I got my answer from the documentation: "The file is not loaded into memory, so this will work even for gigantic files." –  Zaid Sep 19 '12 at 17:53
Fixed to work for pairs of lines in the source data –  Borodin Sep 19 '12 at 17:55
That's awesome! It works perfectly well, with one problem. My lines are in pairs (line1 always goes with AAA, line2 always goes with BBB, etc.). This output does not keep the line pairs together. Can you suggest an alteration that would fix this problem? –  user1569630 Sep 19 '12 at 17:55
@user1569630: I'm ahead of you! Sorry - I minsunderstood your question until you reformatted the data –  Borodin Sep 19 '12 at 17:56

Based on the name of your script (fasta_corrector9.pl), and the format of your files, I am going to assume that you're doing something with FASTA sequences. If that's true, I think you should really get to understand the Bio namespace on CPAN. The whole point of having these open format specs is that people write tools to manipulate the formats and give them to you for free. In this case, you should strongly consider using Bio::DB::Fasta to access your FASTA files as structured data.

my $stream  = Bio::DB::Fasta->new('/path/to/files')->get_PrimarySeq_stream;
while (my $seq = $stream->next_seq) {
     # now you are streaming through your FASTA sequences in order.
     # You can accomplish shuffling with O(1) space complexity in this loop. 
share|improve this answer
@msonk: Hey, doing it the piecemeal way is fine if you are learning Perl. (@user1569630: First improvement would be to use a single array where each entry is two lines long (push @lines, $_ while $_ = <> . <> say).) –  bobbogo Sep 19 '12 at 18:07
Oh, and by the way, OP, if you are trying to mix up a FASTA sequence line by line for some scientific purpose then you should be apprised that your methodology is insufficient for creating a sequence of random contigs and any analysis you do from such an assumption is tainted. The fact that FASTA sequences are broken up on multiple lines is an implementation detail. –  masonk Sep 19 '12 at 18:10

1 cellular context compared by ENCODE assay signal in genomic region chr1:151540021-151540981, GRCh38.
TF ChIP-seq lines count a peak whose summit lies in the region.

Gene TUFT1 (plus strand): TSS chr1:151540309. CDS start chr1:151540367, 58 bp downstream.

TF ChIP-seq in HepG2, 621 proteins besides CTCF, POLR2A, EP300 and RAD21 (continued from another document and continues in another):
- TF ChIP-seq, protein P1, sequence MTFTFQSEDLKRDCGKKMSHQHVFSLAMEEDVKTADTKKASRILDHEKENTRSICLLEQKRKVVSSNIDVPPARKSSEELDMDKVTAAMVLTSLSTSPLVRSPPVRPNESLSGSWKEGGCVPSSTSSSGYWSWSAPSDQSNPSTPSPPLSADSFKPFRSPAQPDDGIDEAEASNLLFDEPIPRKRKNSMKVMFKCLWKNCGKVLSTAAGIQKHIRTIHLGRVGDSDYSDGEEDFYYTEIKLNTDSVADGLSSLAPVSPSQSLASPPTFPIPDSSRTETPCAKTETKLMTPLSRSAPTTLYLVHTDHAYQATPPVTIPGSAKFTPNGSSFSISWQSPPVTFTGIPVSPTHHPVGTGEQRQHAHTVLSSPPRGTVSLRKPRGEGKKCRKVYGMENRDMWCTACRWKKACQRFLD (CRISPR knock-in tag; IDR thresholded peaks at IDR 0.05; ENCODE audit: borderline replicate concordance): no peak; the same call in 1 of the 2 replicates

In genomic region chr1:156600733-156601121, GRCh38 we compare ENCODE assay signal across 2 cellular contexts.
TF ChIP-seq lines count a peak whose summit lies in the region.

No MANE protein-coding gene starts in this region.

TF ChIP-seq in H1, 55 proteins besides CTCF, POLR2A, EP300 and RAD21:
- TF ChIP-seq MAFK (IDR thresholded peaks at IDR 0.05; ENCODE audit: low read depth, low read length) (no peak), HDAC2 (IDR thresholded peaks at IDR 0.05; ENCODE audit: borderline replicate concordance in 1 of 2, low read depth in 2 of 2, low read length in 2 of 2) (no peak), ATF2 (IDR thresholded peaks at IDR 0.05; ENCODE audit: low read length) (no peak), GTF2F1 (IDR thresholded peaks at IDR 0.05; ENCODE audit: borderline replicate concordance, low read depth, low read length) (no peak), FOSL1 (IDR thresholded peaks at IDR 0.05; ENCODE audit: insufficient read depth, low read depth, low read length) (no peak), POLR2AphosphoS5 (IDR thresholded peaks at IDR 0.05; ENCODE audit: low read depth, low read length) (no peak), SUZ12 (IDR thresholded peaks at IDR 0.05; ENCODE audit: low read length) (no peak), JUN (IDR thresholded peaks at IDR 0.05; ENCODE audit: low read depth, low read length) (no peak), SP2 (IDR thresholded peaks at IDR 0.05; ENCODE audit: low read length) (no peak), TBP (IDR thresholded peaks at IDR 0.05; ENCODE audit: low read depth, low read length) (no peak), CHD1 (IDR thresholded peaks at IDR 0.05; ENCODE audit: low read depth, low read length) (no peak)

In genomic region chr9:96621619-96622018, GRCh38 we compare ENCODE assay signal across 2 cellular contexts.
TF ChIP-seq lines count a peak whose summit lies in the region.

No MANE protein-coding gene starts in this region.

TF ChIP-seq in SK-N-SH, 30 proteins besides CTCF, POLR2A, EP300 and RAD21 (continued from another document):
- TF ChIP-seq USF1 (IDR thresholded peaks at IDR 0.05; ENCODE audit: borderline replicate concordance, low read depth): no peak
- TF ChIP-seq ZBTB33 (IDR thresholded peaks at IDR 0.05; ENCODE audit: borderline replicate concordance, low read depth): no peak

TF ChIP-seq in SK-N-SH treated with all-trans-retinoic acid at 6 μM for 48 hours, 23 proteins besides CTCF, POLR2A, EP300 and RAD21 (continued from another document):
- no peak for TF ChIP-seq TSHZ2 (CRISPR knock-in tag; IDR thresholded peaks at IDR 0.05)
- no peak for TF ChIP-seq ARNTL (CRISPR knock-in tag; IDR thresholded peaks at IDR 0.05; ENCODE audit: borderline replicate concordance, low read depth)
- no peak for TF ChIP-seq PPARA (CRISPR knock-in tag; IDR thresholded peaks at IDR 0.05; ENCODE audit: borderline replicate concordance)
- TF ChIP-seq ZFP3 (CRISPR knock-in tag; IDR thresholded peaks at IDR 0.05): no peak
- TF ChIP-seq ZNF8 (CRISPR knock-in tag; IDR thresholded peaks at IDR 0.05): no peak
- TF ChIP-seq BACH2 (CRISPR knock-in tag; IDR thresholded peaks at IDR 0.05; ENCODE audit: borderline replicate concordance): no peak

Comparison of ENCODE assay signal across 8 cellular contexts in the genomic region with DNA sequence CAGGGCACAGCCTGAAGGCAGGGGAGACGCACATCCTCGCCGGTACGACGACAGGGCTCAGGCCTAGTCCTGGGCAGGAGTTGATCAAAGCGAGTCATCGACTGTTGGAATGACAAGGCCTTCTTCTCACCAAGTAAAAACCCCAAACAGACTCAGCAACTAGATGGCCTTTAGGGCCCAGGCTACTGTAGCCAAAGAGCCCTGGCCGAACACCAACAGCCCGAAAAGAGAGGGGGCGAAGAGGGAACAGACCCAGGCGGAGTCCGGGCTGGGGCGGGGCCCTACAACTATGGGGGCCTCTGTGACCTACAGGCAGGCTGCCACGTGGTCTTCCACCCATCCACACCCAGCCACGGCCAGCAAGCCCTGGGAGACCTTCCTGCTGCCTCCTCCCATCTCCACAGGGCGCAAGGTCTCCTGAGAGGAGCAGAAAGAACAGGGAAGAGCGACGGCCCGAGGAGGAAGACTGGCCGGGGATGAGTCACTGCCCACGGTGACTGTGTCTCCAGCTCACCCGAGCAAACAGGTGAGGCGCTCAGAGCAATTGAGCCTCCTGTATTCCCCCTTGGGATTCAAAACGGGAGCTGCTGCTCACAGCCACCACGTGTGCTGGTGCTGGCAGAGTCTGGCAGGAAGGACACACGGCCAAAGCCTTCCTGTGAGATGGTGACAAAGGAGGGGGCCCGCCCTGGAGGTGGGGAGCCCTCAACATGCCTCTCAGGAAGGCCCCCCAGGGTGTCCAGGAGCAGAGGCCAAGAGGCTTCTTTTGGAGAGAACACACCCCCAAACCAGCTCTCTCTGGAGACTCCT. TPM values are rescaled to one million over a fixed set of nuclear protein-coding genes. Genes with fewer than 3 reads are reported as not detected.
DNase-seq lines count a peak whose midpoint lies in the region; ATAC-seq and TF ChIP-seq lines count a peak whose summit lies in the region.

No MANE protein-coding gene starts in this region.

+1 Assuming this Fasta module is the appropriate one for the input (I don't know), this solution is preferable, and should perhaps be the accepted answer. –  TLP Sep 19 '12 at 19:55

In a nutshell, you are using $header_size in your code, but haven't told Perl what $header_size exactly is. This is precisely why use strict; is highly recommended, otherwise it would have been silently treated as an undefined value (0 in numerical context).

perldoc perldiag is useful in understanding such messages:

Global symbol "%s" requires explicit package name

(F) You've said "use strict" or "use strict vars", which indicates that all variables must either be lexically scoped (using "my" or "state"), declared beforehand using "our", or explicitly qualified to say which package the global variable is in (using "::").

Applying this to the problem at hand, $header_size has not been initialized. The thing to do in this case is to assign my $header_size = $some_value; before you use it, or simply my $header_size; if you really want to leave it undefined.

share|improve this answer
How can I initialize $header_size ? –  user1569630 Sep 19 '12 at 17:47
listen to ikegami! Please ask questions, then listen. my $header_size = 1000; where 1000 is your header size. Honestly, how do you expect there to be a value in this variable when you never give one to it? –  Joel Berger Sep 20 '12 at 3:17